Professor Mame Yauto Faye is the Regional Director of the Francophone Management Development Institute. MDI targets health workers in Africa, including midwives, to strengthen their abilities in management and leadership so that populations have better access to health care services.
In French, the word for “midwife” is “sage femme” Ð which literally translated into English means “wise woman.” Wise women have been assisting childbirth for thousands of years Ð in fact, it’s one of the world’s oldest professions Ð but especially in French-speaking Africa where maternal and newborn mortality is stubbornly high, we need many more of them to help women and families survive pregnancy and childbirth, and thrive.
The good news is that the shortage of midwives in Francophone West Africa is being taken seriously. More and more, people are realizing that midwives are key to a healthy future, taking steps to recognize the profession, as well as prioritizing training and development. And midwives themselves are seeing that by learning more and taking on leadership roles they can truly effect change.
The Management Development Institute (MDI), an initiative managed by the Global Community Impact team at Johnson & Johnson, exists to assist African Ministries of Health in reaching their overall national health priorities and improving the effectiveness of health systems. Focused on health workers in Africa, including midwives, the initiative initially launched in Anglophone Kenya and South Africa, and now also includes a French program based in Dakar, Senegal, to cater to the needs of health systems in French-speaking Africa. Like its Anglophone counterpart, this program enhances the leadership and management skills of people devoted to delivering on the front lines of care while tailoring the management tools according to local context.
In listening to the midwives who have come to us for training, we are hearing a consistent theme: a desire to learn and develop leadership skills. Often, program participants come from remote areas, and their opinions and voices are not heard. By seeking out and receiving the training that is designed to meet their needs, they can in turn advocate for themselves and their profession, build their skills, and train others, thereby creating ever stronger health systems. In response to this strong desire to gain enhanced leadership skills, and recognizing regional needs, we expanded the Francophone MDI curriculum from the original eight modules to 15 modules to build in additional leadership training and human resource management components.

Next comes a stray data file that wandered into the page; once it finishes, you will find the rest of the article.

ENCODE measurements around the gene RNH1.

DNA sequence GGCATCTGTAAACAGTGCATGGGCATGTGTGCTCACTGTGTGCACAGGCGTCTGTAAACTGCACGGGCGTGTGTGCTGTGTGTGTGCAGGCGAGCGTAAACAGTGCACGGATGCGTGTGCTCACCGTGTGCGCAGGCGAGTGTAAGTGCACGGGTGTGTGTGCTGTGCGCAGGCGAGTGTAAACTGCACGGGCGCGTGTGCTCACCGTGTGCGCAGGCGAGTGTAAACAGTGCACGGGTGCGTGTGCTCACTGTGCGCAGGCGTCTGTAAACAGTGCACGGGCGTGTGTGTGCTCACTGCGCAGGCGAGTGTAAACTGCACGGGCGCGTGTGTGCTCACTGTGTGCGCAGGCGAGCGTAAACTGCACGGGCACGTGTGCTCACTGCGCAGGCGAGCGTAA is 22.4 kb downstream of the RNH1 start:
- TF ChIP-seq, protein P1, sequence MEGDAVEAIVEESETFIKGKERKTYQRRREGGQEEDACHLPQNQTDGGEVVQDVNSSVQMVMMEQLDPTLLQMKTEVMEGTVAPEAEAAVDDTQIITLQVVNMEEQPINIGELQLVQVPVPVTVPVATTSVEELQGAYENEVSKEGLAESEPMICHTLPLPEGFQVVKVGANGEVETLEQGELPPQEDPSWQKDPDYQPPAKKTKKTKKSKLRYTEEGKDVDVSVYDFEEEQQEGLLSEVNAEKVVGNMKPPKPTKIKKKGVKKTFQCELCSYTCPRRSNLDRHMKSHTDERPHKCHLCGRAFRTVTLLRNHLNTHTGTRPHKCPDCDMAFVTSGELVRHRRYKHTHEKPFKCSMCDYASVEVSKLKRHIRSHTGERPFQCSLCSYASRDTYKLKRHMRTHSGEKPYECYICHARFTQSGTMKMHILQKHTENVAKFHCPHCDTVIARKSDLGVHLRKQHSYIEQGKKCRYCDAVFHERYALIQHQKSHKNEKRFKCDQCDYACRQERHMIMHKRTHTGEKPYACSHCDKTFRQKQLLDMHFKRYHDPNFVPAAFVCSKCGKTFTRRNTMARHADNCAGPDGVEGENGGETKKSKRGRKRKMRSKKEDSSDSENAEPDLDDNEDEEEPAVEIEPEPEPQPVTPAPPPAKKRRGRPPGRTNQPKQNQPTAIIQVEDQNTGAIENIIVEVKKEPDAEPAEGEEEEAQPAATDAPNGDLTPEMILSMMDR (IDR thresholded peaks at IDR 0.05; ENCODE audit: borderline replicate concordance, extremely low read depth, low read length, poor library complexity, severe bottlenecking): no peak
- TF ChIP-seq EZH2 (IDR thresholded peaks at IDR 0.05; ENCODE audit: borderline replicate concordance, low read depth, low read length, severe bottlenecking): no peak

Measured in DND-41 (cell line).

One Francophone MDI trainee that stands out in my mind is Agueratou Ilboudo Ð a young midwife from the region of P in Burkina Faso. A leader in her district, Agueratou has dedicated herself to bringing midwifery services to remote communities where there previously were none and created a thirst for learning among her colleagues, including fellow health workers and midwives.
Time and time again, Agueratou has sought out new learning and leadership opportunities as she knows that is the key to continuously improving health. Following her graduation from MDI, and in search of continued learning opportunities, Agueratou received a scholarship from the government of Burkina Faso to attend the 31 st International Confederation of Midwives Triennial Congress in June 2017. I have no doubt she will benefit from this experience and return with many more lessons learned to impart on her community.
Agueratou said it wisely: “Maternity work is more than noble, since it acts at the very foundation of all humanityÉ mother, child, family, and community.” It is up to all of us to make sure that “sage femmes” like Agueratou are recognized for what they do for humanity, and that they get the support they need to lift up their profession, and the health of women and communities in Francophone Africa and beyond.